QuickSight is a BI service by AWS, that allows you to easily connect to many types of data sources, analyse your data, create visualisations and share them with your users and co-workers. It’s a server-less service running in Amazon’s cloud, and everything, including authoring reports, is done in the browser.
In other words, this is Amazon’s response to Power BI and other cloud-powered BI services. It has launched at the end of 2016, and is, as far as I know, the cheapest BI product out there. Pricing, for readers is 0.30$ per session of 30 minutes, and capped at 5$ per month per user. For report authors, it’s 24$ per month/user, or 18$ with annual subscription.
I’ve recently spent some time having a play with QuickSight and trying to build a few reports that, for comparison, I’ve also built with Power BI and Tableau. In this article I’ll share my experience and my findings. I’ve also been in touch with AWS and got some insights into their plans, so I’ll include that as well. Let’s start.
The first thing you need to do, as is the case with most other BI products, is connect to your data source(s). QuickSight allows you to connect to most of the popular data sources, cloud hosted or on premise. Being a part of the AWS suite, it easily connects to Redshift, all sorts of AWS relational database services (RDS): PostgreSQL, MySQL, Oracle, SQL Server, Aura etc., as well as your own database servers. Other types of data sources are popular file types such as CSV, XLSX and JSON. The list of online services is pretty limited, and includes Salesforce, GitHub and Twitter. The full list of sources can be found here.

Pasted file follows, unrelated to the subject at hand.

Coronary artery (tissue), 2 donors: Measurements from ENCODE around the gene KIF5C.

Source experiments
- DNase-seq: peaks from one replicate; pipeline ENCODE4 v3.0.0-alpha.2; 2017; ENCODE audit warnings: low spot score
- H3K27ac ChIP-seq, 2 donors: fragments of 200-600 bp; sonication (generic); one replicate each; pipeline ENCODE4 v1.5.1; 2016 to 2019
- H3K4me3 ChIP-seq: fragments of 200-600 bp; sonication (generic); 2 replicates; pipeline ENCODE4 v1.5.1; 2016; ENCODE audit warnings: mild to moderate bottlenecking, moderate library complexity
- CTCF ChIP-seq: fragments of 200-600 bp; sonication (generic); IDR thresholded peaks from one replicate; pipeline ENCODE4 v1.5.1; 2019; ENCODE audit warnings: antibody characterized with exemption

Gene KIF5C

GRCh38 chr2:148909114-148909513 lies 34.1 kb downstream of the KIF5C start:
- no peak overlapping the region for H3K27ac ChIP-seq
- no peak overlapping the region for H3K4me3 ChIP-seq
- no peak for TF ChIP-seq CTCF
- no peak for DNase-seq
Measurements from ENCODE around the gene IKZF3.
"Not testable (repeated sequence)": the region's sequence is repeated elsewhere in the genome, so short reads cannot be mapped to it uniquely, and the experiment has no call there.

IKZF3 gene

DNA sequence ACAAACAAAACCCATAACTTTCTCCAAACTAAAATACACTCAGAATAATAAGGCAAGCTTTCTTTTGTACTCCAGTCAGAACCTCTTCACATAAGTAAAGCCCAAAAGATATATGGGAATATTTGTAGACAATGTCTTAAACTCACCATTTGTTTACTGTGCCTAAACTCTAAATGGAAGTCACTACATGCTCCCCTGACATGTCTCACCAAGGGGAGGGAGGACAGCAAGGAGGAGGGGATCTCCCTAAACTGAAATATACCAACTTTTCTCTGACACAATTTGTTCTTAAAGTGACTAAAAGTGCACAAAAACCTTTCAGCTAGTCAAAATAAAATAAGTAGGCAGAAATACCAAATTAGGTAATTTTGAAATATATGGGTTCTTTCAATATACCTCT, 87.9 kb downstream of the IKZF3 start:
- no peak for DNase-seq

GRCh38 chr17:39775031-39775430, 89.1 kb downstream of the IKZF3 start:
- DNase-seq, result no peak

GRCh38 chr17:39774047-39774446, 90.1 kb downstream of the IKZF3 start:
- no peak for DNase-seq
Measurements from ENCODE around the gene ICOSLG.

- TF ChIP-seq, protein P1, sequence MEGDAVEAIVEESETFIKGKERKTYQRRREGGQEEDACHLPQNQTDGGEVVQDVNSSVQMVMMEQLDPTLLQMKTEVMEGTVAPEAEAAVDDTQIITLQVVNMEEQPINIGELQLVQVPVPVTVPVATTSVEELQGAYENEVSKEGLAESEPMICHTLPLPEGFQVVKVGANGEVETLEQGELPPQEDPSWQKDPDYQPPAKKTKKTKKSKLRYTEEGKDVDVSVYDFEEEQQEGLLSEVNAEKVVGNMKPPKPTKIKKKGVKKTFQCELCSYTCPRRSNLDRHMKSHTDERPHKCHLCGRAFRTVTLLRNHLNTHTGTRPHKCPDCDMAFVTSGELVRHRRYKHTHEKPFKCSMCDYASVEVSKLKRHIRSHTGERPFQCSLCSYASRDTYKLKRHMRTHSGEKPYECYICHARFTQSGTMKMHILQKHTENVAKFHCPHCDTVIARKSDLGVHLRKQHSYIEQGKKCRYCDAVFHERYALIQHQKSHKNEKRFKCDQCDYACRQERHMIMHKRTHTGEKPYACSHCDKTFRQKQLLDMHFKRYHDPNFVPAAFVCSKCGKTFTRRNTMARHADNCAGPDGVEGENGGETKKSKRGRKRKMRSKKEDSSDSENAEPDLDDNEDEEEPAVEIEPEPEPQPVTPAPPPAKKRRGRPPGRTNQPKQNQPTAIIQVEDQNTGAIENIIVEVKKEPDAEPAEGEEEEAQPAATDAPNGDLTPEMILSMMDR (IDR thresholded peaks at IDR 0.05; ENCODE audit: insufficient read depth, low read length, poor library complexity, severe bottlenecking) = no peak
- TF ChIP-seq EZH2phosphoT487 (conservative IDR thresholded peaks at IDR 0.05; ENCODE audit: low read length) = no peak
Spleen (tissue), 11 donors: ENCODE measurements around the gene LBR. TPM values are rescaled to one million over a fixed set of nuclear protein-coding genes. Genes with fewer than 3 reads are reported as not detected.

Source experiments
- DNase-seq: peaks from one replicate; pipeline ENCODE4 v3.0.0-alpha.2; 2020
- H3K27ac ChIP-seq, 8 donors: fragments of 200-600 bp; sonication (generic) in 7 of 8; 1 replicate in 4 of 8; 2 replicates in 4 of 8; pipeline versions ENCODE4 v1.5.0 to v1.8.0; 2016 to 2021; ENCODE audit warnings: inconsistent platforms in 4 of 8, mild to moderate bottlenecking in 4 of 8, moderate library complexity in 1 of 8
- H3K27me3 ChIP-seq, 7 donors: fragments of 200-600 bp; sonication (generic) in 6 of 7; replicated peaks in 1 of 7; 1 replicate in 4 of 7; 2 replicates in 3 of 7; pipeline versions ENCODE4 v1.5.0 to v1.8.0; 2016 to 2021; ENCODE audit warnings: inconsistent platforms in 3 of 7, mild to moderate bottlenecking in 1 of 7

If your other solutions are running in AWS, you can use S3 as a data lake type of source. Athena is another AWS service that allows you to build SQL queries on top of S3 and then use them as sources to QuickSight. Read about Athena to find out how to do so.
After connecting to a data source, the next step is to prepare your data – define relationships between tables or files, rename fields and change data types. You can also create calculated fields that you can then use like any other field. One positive feature that I immediately noticed is that you create data sets independently of reports. This makes it really easy to reuse them. Another positive is that the experience of importing data and preparing it looks and feels very much like Tableau’s. This is, unfortunately where the positive ends. Two major disadvantages are: no automatic relationship detection, and no support for including multiple sources in one data set.
Automatic relationship detection between your tables is done in other tools by comparing field names, as well as values. QuickSight has none of that, and you’ll need to manually map each relationship – you can choose from the list of fields and decide if you want to use left join/right join/inner join or outer join.
Data can be loaded to your data set from one source only. This is not a big problem if you have your data pre-prepared in a data warehouse or if you want to analyse one source. Data modelling is one of Power BI’s strong points, allowing you to merge data from multiple sources. QuickSight simply doesn’t have that at all. My first thought was – this isn’t very bad, because anyway I usually prefer to merge data sources in the data warehouse layer and then just read from one source. However, I’ve then realized it cannot even create reasonable relationships if you use two fact tables sharing the same dimensions.
If you want your report to show data coming from two fact tables, even on the same schema, you’ll need to create two separate data sets, and create reports that connect to both data sets and display visuals from both. You cannot merge the data and show them together in one visualization. Power BI allows that in a very simple way, Tableau requires two separate data sets but allows data blending into one visualization, QuickSight does not allow that at the moment. The good news is that it’s in AWS’ plans for Q4 of 2018.